Water-soluble high cellulosic volume formulation development for recyclable thermoplastics in the paper supply chain: Polypaper.
The project was born from the need to have an eco-sustainable and recyclable material as an alternative to “non-recyclable plastics”.
Although paper has its own well-established recycling chain, it has some limitations due to its inherent characteristics, such as limited mechanical strength and poor versatility in thermoforming processes.
Polypaper was created to address this challenge: a thermoplastic material derived from the combination of poly(vinyl alcohol), a water-soluble polymer commonly used as an aggregate in the paper recycling process, with cellulose. This new material is composed of up to 51% cellulose and combines the qualities of plastic with those of paper, creating a synergy that adds to the
recyclability of cellulosic products the possibility of being formed by molding techniques typical of plastics, such as blowing film extrusion or hot melt, injection molding, and 3D printing.
Polypaper, thanks to its polymer matrix, offers superior mechanical properties than paper, greatly expanding the
possible applications of cellulose alone. The main objective is to replace currently more impacting or not recoverable materials in different applications, such as packaging and ballistics, or in areas where waste accidentally ends up in the environment.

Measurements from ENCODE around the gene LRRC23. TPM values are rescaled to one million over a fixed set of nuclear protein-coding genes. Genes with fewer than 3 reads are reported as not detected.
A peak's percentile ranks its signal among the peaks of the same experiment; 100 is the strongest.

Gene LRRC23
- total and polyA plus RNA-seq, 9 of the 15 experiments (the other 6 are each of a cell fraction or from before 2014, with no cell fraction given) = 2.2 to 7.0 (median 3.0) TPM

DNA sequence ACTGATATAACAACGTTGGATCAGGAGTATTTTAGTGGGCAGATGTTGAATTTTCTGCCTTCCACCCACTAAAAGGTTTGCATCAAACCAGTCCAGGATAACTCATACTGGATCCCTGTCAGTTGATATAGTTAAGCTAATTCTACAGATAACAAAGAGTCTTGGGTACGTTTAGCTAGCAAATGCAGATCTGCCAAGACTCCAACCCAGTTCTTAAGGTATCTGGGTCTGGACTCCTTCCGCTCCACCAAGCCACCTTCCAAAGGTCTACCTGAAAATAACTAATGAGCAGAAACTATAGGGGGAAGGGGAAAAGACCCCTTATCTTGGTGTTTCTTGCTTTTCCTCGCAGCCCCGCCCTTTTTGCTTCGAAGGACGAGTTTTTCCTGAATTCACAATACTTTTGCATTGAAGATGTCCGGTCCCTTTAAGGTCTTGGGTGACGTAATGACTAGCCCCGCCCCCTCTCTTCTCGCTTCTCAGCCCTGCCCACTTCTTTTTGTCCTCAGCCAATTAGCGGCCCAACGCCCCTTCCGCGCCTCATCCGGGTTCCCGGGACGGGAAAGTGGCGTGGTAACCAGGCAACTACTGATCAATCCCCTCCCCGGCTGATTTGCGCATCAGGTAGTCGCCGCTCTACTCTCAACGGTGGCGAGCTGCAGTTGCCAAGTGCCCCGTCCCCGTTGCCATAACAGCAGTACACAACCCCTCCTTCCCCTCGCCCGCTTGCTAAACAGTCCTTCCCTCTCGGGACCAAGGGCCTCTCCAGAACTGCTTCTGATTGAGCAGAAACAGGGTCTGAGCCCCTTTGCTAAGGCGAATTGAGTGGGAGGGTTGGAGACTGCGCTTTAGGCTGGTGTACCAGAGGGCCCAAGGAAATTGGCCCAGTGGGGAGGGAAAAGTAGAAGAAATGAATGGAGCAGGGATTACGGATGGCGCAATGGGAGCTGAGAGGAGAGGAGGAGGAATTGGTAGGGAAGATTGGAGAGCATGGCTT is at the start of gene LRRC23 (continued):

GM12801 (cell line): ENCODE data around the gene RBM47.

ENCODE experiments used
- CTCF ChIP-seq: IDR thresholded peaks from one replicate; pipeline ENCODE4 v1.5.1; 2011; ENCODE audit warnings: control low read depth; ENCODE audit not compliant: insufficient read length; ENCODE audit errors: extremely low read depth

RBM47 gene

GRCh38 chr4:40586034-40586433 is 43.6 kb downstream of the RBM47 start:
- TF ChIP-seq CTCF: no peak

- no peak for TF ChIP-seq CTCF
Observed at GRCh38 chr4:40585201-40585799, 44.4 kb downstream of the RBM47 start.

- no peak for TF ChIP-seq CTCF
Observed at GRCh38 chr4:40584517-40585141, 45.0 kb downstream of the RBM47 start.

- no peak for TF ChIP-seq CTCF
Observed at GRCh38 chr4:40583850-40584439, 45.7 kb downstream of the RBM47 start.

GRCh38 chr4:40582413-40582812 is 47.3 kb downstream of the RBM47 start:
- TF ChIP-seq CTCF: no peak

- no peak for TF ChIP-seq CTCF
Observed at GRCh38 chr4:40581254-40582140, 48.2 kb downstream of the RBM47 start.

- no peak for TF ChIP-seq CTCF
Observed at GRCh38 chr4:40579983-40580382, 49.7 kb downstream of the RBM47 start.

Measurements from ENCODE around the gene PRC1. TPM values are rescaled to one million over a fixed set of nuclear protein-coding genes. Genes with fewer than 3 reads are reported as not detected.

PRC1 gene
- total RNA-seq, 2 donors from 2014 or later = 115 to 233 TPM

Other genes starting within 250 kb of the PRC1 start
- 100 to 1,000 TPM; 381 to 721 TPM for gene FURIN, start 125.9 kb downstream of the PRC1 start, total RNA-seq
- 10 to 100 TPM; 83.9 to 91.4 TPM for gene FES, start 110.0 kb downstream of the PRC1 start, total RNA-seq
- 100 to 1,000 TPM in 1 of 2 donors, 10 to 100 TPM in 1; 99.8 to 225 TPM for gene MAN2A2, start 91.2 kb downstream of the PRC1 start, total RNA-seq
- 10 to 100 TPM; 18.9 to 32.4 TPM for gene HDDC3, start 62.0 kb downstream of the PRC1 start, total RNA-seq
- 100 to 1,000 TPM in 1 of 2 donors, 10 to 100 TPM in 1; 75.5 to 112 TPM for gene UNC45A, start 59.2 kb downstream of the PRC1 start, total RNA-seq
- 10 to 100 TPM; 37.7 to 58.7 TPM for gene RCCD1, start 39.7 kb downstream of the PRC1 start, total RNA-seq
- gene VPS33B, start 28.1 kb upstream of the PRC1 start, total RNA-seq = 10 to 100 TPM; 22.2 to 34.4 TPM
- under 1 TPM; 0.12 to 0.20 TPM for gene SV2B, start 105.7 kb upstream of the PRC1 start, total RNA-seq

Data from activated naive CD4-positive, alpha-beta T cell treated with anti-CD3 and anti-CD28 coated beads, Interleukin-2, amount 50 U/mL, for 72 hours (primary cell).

For example, Polypaper could replace polystyrene foam used as filler and shock absorber in packaging. The latter presents unresolved problems related to its recycling, while the Polypaper could perform the same function and be disposed of in the paper recycling chain. Another possible application for Polypaper could be the replacement of traditional hangers used to hang clothes on shelves, offering multiple advantages both in terms of environmental sustainability and functionality. Because Polypaper is moldable, it would be possible to create a wide range of shapes and sizes, ensuring a customized and functional design to display products.
A significant advantage of Polypaper is its ability to prevent the formation of microplastics if it should ends up released into the environment. In fact, at least 50% of the material is easily biodegradable, and the remaining components are water-soluble and not ecotoxic, favoring a faster mineralization process than traditional plastics.
Polypaper paves the way for a more sustainable and environmentally friendly material, able to offer higher performance than paper and to effectively address the problems of pollution related to traditional plastics. This innovative solution could represent a breakthrough in the field of ecological materials, promoting the protection of the environment and natural resources.